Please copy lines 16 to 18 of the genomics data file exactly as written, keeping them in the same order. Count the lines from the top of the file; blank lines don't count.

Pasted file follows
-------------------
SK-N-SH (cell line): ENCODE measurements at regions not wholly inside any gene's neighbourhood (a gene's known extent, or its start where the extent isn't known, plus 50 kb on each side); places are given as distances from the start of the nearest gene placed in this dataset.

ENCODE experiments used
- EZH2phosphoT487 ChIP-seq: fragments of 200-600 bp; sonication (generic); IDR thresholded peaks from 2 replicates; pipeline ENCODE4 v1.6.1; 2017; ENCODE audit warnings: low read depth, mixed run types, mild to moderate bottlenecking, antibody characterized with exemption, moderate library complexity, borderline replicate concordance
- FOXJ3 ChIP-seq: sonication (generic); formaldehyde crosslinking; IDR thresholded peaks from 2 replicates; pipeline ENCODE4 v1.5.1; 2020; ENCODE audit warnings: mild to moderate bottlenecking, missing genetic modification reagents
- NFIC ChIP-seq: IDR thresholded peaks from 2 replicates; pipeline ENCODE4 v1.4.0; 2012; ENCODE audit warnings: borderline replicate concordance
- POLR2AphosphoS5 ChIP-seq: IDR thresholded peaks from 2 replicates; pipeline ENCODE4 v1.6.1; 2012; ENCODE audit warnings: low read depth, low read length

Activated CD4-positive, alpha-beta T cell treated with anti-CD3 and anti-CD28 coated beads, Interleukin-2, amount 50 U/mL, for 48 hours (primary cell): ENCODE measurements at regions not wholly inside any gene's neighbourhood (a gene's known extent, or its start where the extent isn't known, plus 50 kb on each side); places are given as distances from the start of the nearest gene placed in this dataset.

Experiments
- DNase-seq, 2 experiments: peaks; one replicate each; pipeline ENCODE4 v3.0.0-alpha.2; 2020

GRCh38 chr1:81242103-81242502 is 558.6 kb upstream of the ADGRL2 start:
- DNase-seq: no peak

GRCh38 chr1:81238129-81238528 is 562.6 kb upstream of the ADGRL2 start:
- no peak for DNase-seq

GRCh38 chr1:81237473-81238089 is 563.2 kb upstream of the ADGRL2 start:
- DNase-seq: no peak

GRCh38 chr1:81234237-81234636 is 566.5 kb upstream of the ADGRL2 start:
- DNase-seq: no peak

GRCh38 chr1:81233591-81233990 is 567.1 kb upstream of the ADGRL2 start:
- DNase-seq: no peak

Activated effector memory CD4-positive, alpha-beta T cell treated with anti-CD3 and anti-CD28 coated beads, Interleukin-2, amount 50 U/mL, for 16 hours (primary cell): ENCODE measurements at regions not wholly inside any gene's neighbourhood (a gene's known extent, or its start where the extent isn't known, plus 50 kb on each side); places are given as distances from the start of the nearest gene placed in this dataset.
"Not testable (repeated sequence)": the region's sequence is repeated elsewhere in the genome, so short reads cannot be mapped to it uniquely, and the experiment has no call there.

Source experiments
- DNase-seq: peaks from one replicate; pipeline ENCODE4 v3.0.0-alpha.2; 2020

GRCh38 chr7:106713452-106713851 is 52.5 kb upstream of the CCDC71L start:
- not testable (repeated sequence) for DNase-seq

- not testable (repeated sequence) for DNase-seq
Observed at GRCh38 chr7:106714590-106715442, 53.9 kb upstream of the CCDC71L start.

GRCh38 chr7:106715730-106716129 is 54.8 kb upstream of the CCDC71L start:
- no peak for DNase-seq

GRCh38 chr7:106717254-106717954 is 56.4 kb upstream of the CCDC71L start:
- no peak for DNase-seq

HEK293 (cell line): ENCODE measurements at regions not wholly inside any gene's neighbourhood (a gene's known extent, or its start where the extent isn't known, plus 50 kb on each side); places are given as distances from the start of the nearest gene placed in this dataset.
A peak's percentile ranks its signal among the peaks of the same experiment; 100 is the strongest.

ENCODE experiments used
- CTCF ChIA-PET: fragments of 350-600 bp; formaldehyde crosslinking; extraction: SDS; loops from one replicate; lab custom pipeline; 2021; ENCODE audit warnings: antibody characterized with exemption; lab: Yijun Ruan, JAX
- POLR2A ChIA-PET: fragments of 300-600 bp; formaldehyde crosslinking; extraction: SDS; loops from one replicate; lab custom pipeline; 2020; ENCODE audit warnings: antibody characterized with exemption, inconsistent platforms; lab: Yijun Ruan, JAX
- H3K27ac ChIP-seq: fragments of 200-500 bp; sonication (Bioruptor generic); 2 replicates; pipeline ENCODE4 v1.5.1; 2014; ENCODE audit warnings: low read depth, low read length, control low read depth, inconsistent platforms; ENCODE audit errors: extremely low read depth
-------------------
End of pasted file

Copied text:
GRCh38 chr1:81234237-81234636 is 566.5 kb upstream of the ADGRL2 start:
- DNase-seq: no peak

GRCh38 chr1:81233591-81233990 is 567.1 kb upstream of the ADGRL2 start: